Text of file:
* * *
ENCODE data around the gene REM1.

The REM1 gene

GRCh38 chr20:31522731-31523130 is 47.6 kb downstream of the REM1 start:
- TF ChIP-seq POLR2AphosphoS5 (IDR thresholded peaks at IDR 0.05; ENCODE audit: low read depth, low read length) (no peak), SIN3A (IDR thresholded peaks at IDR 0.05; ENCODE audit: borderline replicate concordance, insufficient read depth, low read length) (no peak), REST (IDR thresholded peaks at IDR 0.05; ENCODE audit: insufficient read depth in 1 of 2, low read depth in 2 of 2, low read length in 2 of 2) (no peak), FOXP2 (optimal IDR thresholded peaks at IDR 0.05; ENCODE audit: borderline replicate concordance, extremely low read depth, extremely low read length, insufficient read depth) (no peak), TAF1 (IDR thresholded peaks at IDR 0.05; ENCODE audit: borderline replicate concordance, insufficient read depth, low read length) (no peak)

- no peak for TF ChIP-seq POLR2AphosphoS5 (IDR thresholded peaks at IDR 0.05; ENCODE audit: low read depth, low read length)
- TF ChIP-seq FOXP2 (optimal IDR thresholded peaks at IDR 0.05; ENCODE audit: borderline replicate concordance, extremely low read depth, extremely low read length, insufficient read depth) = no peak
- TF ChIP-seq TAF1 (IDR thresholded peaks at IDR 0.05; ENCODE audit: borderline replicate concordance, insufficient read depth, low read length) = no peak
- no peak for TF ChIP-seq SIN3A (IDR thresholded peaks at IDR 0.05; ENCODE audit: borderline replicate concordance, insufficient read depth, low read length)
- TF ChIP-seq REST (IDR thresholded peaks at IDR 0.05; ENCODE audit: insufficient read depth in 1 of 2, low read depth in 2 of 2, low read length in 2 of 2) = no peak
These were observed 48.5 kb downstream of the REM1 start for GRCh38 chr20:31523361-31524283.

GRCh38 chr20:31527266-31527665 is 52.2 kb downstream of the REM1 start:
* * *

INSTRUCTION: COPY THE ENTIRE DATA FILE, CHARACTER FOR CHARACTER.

ENCODE data around the gene REM1.

The REM1 gene

GRCh38 chr20:31522731-31523130 is 47.6 kb downstream of the REM1 start:
- TF ChIP-seq POLR2AphosphoS5 (IDR thresholded peaks at IDR 0.05; ENCODE audit: low read depth, low read length) (no peak), SIN3A (IDR thresholded peaks at IDR 0.05; ENCODE audit: borderline replicate concordance, insufficient read depth, low read length) (no peak), REST (IDR thresholded peaks at IDR 0.05; ENCODE audit: insufficient read depth in 1 of 2, low read depth in 2 of 2, low read length in 2 of 2) (no peak), FOXP2 (optimal IDR thresholded peaks at IDR 0.05; ENCODE audit: borderline replicate concordance, extremely low read depth, extremely low read length, insufficient read depth) (no peak), TAF1 (IDR thresholded peaks at IDR 0.05; ENCODE audit: borderline replicate concordance, insufficient read depth, low read length) (no peak)

- no peak for TF ChIP-seq POLR2AphosphoS5 (IDR thresholded peaks at IDR 0.05; ENCODE audit: low read depth, low read length)
- TF ChIP-seq FOXP2 (optimal IDR thresholded peaks at IDR 0.05; ENCODE audit: borderline replicate concordance, extremely low read depth, extremely low read length, insufficient read depth) = no peak
- TF ChIP-seq TAF1 (IDR thresholded peaks at IDR 0.05; ENCODE audit: borderline replicate concordance, insufficient read depth, low read length) = no peak
- no peak for TF ChIP-seq SIN3A (IDR thresholded peaks at IDR 0.05; ENCODE audit: borderline replicate concordance, insufficient read depth, low read length)
- TF ChIP-seq REST (IDR thresholded peaks at IDR 0.05; ENCODE audit: insufficient read depth in 1 of 2, low read depth in 2 of 2, low read length in 2 of 2) = no peak
These were observed 48.5 kb downstream of the REM1 start for GRCh38 chr20:31523361-31524283.

GRCh38 chr20:31527266-31527665 is 52.2 kb downstream of the REM1 start: